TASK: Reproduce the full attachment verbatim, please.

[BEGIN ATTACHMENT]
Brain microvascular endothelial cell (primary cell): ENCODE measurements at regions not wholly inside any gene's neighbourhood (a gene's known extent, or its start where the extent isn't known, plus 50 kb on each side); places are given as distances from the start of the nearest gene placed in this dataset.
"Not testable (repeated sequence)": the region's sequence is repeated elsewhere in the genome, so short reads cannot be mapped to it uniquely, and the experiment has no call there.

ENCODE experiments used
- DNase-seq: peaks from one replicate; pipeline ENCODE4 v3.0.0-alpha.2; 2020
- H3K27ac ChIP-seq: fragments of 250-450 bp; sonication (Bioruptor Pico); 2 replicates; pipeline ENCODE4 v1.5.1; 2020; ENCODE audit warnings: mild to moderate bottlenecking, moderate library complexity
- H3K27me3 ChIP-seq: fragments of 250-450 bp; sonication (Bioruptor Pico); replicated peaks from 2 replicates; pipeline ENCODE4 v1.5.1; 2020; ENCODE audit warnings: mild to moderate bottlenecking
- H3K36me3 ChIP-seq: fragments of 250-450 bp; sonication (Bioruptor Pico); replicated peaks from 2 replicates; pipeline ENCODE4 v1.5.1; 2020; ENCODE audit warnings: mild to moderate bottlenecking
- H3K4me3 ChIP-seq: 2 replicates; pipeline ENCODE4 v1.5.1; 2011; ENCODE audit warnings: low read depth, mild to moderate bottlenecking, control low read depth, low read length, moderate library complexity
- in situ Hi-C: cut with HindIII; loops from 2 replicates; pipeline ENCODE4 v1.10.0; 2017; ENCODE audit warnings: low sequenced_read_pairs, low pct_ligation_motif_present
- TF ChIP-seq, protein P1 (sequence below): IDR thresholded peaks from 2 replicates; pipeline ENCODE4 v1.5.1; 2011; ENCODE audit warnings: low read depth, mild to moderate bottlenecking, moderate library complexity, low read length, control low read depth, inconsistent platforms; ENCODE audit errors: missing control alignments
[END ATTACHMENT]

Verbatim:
Brain microvascular endothelial cell (primary cell): ENCODE measurements at regions not wholly inside any gene's neighbourhood (a gene's known extent, or its start where the extent isn't known, plus 50 kb on each side); places are given as distances from the start of the nearest gene placed in this dataset.
"Not testable (repeated sequence)": the region's sequence is repeated elsewhere in the genome, so short reads cannot be mapped to it uniquely, and the experiment has no call there.

ENCODE experiments used
- DNase-seq: peaks from one replicate; pipeline ENCODE4 v3.0.0-alpha.2; 2020
- H3K27ac ChIP-seq: fragments of 250-450 bp; sonication (Bioruptor Pico); 2 replicates; pipeline ENCODE4 v1.5.1; 2020; ENCODE audit warnings: mild to moderate bottlenecking, moderate library complexity
- H3K27me3 ChIP-seq: fragments of 250-450 bp; sonication (Bioruptor Pico); replicated peaks from 2 replicates; pipeline ENCODE4 v1.5.1; 2020; ENCODE audit warnings: mild to moderate bottlenecking
- H3K36me3 ChIP-seq: fragments of 250-450 bp; sonication (Bioruptor Pico); replicated peaks from 2 replicates; pipeline ENCODE4 v1.5.1; 2020; ENCODE audit warnings: mild to moderate bottlenecking
- H3K4me3 ChIP-seq: 2 replicates; pipeline ENCODE4 v1.5.1; 2011; ENCODE audit warnings: low read depth, mild to moderate bottlenecking, control low read depth, low read length, moderate library complexity
- in situ Hi-C: cut with HindIII; loops from 2 replicates; pipeline ENCODE4 v1.10.0; 2017; ENCODE audit warnings: low sequenced_read_pairs, low pct_ligation_motif_present
- TF ChIP-seq, protein P1 (sequence below): IDR thresholded peaks from 2 replicates; pipeline ENCODE4 v1.5.1; 2011; ENCODE audit warnings: low read depth, mild to moderate bottlenecking, moderate library complexity, low read length, control low read depth, inconsistent platforms; ENCODE audit errors: missing control alignments